At least 11 people have been killed, and over 60 injured, many children and women among them, as a car bomb hit the al-Worod neighborhood in Syria’s capital, reports state news agency Sana. The bomb went off Tuesday in an area mostly inhabited by the Alawite minority, to which President Bashar al-Assad belongs. The Islamist rebel unit Seif al-Sham claimed responsibility for the attack, saying they targeted a meeting point for the army and police. In an unrelated Tuesday incident, gunmen killed the brother of Syria’s parliament speaker. Mohammed Osama Laham, brother of Parliament Speaker Jihad Laham, was shot to death in the Damascus neighborhood of Midan as he was driving to work.
The United Arab Emirates and Qatar want to complete an arms sale with the US worth $7.6 billion, the Pentagon reports. Both states are particularly interested in Lockheed Martin missile-defense systems that would reduce their dependence on US forces and allow them to better battle perceived threats in the region. The Defense Security Cooperation Agency (DSCA), which runs US arms sales, has formally notified lawmakers, who now have 30 days to approve the petition. The sale request comes at a time of increased tension with Iran and Syria.
The United Nations has announced a humanitarian aid mission to Cuba following the devastating consequences of Hurricane Sandy. The UN's World Food Program will supply one month's food rations for nearly a half million people. The eastern city of Santiago, where Sandy has inflicted the most damage, will receive the most aid. The hurricane left 11 people dead and caused massive damage to the Caribbean island.
Journalist from the Spanish newspaper El Pais have begun a three-day strike in protest of 149 job losses and forced retirements at the company. The cutbacks equate to the a third of the publication's entire labor force. Well know figures in the word of journalism have supported the strike, among them Nobel Laureate Mario Vargas Llosa. The downsizing of El Pais is part of a managerial restructuring effort by parent company Prisa, which is trying to cut costs to stay afloat in a struggling Spanish economy.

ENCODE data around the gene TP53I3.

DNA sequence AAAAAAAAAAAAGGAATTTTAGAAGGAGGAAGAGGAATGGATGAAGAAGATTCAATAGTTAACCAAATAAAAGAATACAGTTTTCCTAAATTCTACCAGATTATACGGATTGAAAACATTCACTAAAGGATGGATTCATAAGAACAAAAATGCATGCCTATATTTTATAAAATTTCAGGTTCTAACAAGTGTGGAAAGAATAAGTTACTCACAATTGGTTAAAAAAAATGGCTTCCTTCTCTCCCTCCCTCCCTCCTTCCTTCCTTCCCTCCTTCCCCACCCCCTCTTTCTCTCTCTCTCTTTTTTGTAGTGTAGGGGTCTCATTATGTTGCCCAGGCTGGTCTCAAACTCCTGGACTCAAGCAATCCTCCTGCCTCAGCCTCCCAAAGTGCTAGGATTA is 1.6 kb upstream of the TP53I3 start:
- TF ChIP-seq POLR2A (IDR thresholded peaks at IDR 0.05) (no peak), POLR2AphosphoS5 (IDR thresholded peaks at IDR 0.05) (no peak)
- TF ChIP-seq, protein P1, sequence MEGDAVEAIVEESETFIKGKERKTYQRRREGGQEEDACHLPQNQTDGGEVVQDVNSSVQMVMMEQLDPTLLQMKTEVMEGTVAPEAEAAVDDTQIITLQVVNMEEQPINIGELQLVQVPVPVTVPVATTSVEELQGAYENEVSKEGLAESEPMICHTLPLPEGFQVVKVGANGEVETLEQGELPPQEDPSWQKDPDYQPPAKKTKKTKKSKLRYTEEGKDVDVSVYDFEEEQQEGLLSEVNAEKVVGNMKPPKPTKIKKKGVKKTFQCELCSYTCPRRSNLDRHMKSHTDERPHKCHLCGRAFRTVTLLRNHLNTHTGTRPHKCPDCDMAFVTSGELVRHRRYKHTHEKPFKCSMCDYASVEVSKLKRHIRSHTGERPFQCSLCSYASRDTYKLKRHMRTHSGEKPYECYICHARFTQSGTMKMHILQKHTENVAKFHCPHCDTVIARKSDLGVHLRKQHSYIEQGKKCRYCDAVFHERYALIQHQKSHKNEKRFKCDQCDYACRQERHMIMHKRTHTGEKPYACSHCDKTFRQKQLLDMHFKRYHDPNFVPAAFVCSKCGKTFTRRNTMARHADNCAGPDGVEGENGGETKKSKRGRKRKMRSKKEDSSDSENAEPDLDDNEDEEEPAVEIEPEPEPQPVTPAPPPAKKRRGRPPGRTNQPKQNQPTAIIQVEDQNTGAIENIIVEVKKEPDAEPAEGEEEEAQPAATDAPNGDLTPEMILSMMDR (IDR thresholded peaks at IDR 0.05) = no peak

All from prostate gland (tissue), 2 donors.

Three people have died as a result of a workplace shooting in Fresno, California. Earlier, news reports said two of the three victims had survived and were in critical condition at a local hospital, as was the gunman, who had attempted to commit suicide after his attack. Police are investigating the shooting at the family-owned business, which they believe wasn't random.
The US Congress has subpoenaed the co-owner and director of the company responsible for the meningitis outbreak in the United States, after he reportedly declined to appear before lawmakers, AP reports. Barry Cadden is due to appear in Washington next week, after more than 400 people were diagnosed with meningitis as a result of taking steroid shots distributed by his pharmacy. So far around thirty people have died.
The UK's Conservative party has suspended Nadine Dorries MP over her plans to take part in the TV show I'm a Celebrity... Get Me Out of Here, the BBC reports. The program is a reality game show in which several celebrities live together in a jungle environment in Australia. It has been reported that upon her return from Australia, Dorries will have to explain herself to the chief whip. The MP said she would use her appearance on the reality show to raise awareness of issues she strives for, like the time limit on abortions.
A gunman targeted a family business, shooting four people at an office and then gunning down another at a nearby family home. Two of the survivors, including a 13-year-old boy, remain in a critical condition. The gunmen then shot himself and is also in a critical condition. Police Lieutenant Dean Milligan told reporters that police do not think this was a random act of violence, and that they will be looking for a specific reason why the family was targeted.